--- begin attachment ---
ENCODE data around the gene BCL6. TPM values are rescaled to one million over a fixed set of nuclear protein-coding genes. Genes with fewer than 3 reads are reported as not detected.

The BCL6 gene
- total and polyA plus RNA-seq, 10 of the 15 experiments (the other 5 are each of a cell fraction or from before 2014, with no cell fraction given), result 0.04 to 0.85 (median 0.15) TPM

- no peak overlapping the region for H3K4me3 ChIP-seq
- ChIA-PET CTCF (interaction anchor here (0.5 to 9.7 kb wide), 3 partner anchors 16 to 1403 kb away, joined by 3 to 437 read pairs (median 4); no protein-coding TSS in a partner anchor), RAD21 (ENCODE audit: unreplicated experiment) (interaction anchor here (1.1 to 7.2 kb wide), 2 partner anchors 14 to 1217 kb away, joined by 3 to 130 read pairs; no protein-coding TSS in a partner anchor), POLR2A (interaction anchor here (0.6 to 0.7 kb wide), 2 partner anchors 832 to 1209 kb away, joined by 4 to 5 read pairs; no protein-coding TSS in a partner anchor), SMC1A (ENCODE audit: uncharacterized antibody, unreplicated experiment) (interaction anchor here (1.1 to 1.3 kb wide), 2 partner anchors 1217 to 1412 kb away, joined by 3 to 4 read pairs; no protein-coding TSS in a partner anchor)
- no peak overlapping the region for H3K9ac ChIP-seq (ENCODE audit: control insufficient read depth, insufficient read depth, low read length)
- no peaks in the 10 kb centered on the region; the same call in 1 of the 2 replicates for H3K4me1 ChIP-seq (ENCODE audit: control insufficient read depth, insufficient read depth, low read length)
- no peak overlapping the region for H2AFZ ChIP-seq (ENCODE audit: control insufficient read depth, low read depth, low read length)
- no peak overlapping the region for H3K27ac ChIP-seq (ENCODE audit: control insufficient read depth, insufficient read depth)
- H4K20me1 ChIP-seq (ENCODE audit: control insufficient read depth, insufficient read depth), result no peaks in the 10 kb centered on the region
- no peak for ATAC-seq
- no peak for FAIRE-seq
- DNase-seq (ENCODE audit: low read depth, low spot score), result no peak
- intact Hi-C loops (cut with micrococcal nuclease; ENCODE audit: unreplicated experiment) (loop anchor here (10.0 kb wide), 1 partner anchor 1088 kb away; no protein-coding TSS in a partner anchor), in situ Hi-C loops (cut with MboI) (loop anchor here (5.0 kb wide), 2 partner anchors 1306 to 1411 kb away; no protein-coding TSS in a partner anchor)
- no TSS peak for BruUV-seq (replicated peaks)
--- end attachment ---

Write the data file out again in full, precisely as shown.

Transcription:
ENCODE data around the gene BCL6. TPM values are rescaled to one million over a fixed set of nuclear protein-coding genes. Genes with fewer than 3 reads are reported as not detected.

The BCL6 gene
- total and polyA plus RNA-seq, 10 of the 15 experiments (the other 5 are each of a cell fraction or from before 2014, with no cell fraction given), result 0.04 to 0.85 (median 0.15) TPM

- no peak overlapping the region for H3K4me3 ChIP-seq
- ChIA-PET CTCF (interaction anchor here (0.5 to 9.7 kb wide), 3 partner anchors 16 to 1403 kb away, joined by 3 to 437 read pairs (median 4); no protein-coding TSS in a partner anchor), RAD21 (ENCODE audit: unreplicated experiment) (interaction anchor here (1.1 to 7.2 kb wide), 2 partner anchors 14 to 1217 kb away, joined by 3 to 130 read pairs; no protein-coding TSS in a partner anchor), POLR2A (interaction anchor here (0.6 to 0.7 kb wide), 2 partner anchors 832 to 1209 kb away, joined by 4 to 5 read pairs; no protein-coding TSS in a partner anchor), SMC1A (ENCODE audit: uncharacterized antibody, unreplicated experiment) (interaction anchor here (1.1 to 1.3 kb wide), 2 partner anchors 1217 to 1412 kb away, joined by 3 to 4 read pairs; no protein-coding TSS in a partner anchor)
- no peak overlapping the region for H3K9ac ChIP-seq (ENCODE audit: control insufficient read depth, insufficient read depth, low read length)
- no peaks in the 10 kb centered on the region; the same call in 1 of the 2 replicates for H3K4me1 ChIP-seq (ENCODE audit: control insufficient read depth, insufficient read depth, low read length)
- no peak overlapping the region for H2AFZ ChIP-seq (ENCODE audit: control insufficient read depth, low read depth, low read length)
- no peak overlapping the region for H3K27ac ChIP-seq (ENCODE audit: control insufficient read depth, insufficient read depth)
- H4K20me1 ChIP-seq (ENCODE audit: control insufficient read depth, insufficient read depth), result no peaks in the 10 kb centered on the region
- no peak for ATAC-seq
- no peak for FAIRE-seq
- DNase-seq (ENCODE audit: low read depth, low spot score), result no peak
- intact Hi-C loops (cut with micrococcal nuclease; ENCODE audit: unreplicated experiment) (loop anchor here (10.0 kb wide), 1 partner anchor 1088 kb away; no protein-coding TSS in a partner anchor), in situ Hi-C loops (cut with MboI) (loop anchor here (5.0 kb wide), 2 partner anchors 1306 to 1411 kb away; no protein-coding TSS in a partner anchor)
- no TSS peak for BruUV-seq (replicated peaks)